There was a time when Michigan politicians might have looked askance at putting out a welcome mat for one of the big foreign auto companies, especially in a state that has long been the fortress of the Big Three automakers, and especially a foreign competitor in a position to challenge General Motors for the position of No. 1.
That view, however, may be changing.
Gov. Jennifer Granholm has made it clear she would like to see Toyota locate its new engine plant to Michigan. Sluggish sales and flagging fortunes at General Motors and Ford, which have already hurt the economy of the Wolverine State, have prompted the governor to review the situation.
In so doing, she simply is joining the ranks of American motorists who see no problem in buying foreign-nameplate cars, which they see as high-quality products.
That may cause some heartburn for UAW workers and their union brethren, who may rail at Wal-Mart's anti-union stand but also flock to the retail giant, which offers lower prices than most other retailers.
Pragmatism makes sense in this case. Wooing and possibly winning a Toyota engine plant, one which makes the one component of a car that few people spend much time looking at anyway, could make eminent sense for Michigan.
It would provide engines for other Toyota plants in Indiana and possibly Ontario, both geographical neighbors of Michigan. "We've got to transform Michigan," the governor said. "Change is imperative."
Nothing new there. Other governors have been preaching the same economic gospel, and Ohioans, who also have a huge stake in the domestic auto industry, nevertheless welcomed Honda as a good corporate neighbor.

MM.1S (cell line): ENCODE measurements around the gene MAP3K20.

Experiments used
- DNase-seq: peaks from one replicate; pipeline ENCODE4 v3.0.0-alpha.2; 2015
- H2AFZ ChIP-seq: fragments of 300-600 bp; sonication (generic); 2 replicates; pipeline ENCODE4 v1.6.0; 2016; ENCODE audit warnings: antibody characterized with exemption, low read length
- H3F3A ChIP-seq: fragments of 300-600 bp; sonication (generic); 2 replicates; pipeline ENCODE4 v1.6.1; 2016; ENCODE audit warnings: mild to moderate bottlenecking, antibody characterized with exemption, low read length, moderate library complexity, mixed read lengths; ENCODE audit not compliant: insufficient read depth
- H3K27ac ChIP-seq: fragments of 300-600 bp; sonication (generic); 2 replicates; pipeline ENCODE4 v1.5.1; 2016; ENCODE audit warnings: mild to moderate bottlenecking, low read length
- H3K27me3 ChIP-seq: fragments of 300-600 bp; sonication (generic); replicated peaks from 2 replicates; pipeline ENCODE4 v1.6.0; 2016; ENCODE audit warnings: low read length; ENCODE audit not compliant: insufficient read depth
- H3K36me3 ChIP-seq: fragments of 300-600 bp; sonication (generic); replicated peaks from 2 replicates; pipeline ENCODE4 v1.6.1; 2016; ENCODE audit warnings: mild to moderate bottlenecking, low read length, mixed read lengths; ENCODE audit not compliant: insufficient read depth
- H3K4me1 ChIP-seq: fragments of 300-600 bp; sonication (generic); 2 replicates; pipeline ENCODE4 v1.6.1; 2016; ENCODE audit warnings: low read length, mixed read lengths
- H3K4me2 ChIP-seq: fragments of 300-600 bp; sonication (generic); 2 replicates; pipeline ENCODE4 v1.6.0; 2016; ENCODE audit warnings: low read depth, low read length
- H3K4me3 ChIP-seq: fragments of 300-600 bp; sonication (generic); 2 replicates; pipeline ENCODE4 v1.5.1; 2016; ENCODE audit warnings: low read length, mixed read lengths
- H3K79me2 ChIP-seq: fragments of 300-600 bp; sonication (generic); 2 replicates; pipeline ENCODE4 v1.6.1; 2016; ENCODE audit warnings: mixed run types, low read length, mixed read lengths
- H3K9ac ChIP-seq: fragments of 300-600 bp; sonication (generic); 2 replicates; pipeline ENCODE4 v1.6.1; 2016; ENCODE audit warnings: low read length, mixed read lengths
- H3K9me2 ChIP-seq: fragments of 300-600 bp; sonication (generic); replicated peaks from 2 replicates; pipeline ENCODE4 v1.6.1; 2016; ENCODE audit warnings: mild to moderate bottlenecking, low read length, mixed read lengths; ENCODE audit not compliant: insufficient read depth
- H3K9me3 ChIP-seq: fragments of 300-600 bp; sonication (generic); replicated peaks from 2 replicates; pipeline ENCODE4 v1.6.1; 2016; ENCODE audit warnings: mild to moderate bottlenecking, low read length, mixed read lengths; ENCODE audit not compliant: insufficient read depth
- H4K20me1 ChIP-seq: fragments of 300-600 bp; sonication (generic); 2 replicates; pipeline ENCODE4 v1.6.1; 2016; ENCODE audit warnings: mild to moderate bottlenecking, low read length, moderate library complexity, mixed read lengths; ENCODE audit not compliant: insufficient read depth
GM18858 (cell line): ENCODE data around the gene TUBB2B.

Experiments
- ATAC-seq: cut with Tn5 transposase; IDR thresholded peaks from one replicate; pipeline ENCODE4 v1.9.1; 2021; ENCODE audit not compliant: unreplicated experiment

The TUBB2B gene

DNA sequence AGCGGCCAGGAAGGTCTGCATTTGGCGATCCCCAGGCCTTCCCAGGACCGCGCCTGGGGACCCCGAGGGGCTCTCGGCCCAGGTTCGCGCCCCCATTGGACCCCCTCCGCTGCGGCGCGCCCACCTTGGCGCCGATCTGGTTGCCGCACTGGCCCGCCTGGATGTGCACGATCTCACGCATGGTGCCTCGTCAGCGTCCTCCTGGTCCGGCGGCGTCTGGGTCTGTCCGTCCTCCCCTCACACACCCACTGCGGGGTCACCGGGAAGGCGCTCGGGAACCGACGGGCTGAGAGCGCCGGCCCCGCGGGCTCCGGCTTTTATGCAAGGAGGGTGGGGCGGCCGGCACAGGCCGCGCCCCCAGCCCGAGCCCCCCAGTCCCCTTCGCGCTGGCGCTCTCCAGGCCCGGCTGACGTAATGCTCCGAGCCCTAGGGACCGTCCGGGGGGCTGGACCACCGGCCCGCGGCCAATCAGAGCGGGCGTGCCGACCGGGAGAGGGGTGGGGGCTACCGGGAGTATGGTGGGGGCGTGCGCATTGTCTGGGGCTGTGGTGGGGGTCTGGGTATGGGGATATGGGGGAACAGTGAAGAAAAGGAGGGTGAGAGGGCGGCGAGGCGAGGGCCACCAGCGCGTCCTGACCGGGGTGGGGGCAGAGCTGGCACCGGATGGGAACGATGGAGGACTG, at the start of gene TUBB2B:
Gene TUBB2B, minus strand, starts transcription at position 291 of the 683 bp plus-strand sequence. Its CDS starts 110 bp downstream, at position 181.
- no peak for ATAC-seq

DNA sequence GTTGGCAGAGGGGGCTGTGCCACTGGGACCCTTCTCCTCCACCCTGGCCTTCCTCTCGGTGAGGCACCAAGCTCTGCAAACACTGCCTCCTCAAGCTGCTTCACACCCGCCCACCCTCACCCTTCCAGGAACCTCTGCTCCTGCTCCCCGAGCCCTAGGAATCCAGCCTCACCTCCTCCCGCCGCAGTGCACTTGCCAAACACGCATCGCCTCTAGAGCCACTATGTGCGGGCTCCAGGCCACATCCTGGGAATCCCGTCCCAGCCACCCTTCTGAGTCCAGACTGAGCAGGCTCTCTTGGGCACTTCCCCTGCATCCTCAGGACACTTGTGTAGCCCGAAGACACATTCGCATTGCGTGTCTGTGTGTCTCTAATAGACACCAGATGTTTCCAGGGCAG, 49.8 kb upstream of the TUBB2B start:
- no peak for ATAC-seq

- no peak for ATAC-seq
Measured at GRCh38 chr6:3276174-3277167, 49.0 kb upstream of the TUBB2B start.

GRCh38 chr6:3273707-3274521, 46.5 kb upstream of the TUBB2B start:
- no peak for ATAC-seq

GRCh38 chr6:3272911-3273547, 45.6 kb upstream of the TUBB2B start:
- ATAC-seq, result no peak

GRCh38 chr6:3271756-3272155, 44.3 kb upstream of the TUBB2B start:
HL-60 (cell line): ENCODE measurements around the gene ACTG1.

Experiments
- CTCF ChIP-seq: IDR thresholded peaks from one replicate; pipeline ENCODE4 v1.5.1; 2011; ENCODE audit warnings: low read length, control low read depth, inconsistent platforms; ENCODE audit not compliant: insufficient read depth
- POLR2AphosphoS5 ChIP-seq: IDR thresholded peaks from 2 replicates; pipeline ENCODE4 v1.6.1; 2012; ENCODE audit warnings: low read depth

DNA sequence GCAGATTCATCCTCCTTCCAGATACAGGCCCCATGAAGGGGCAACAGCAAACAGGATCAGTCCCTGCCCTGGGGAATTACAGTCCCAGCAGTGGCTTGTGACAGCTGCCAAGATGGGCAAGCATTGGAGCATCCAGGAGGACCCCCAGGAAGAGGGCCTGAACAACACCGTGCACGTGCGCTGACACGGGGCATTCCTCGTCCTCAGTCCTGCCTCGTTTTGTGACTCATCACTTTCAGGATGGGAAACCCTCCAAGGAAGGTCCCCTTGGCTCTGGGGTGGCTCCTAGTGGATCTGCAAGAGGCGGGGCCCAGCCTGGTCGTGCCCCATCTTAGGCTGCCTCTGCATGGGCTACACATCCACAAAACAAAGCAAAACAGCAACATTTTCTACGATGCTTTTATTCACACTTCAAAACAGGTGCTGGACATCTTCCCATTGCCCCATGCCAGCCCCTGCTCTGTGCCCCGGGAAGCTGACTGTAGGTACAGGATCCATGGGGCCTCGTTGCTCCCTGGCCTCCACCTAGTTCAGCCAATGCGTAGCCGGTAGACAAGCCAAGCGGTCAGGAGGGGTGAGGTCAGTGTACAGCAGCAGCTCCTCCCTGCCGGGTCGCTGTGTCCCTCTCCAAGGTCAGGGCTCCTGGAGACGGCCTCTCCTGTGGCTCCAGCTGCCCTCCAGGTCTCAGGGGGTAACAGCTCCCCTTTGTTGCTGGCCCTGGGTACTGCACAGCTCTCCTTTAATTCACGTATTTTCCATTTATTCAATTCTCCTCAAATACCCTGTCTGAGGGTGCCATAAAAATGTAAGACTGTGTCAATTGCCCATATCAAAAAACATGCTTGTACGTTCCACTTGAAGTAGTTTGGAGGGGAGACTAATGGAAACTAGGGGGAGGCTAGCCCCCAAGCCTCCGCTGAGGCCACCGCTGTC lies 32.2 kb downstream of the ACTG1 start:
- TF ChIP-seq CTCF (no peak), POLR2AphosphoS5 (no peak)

Toyota already has a $150 million design center in the Ann Arbor area, a project which the governor went to bat for. A UM study last fall said that the state's "old manufacturing economy is dying, slowly but surely."
Again, that's no news for any governor of a state in the industrial heartland. But winning a Toyota facility would be of enormous significance for Michigan, whose economy has been lagging. One new auto component assembly plant there would not by itself bring about a new industrial renaissance, but it wouldn't hurt either.
For Toyota, which like other foreign car manufacturers has tended to stay away from areas of heavy union representation, it would be a practical gesture that no one could misrepresent.
Detroit has misplaced much of its lobbying efforts by opposing fleet fuel averages and other causes that are now coming back to haunt the industry.
All U.S. auto manufacturers, while reserving the right to battle each other on the assembly lines and in the showrooms, would do well to join together in persuading Washington policymakers that leaving the burden of rising health costs on the shoulders of employers only helps to deindustrialize America.
Foreign car manufacturers, especially Toyota, have done exceedingly well in the United States, but their workers will grow old and retire, too.
Sooner or later, foreign auto producers must face up to and deal with the economic vicissitudes of the nation that put the world on wheels, as their Detroit competitors already are doing.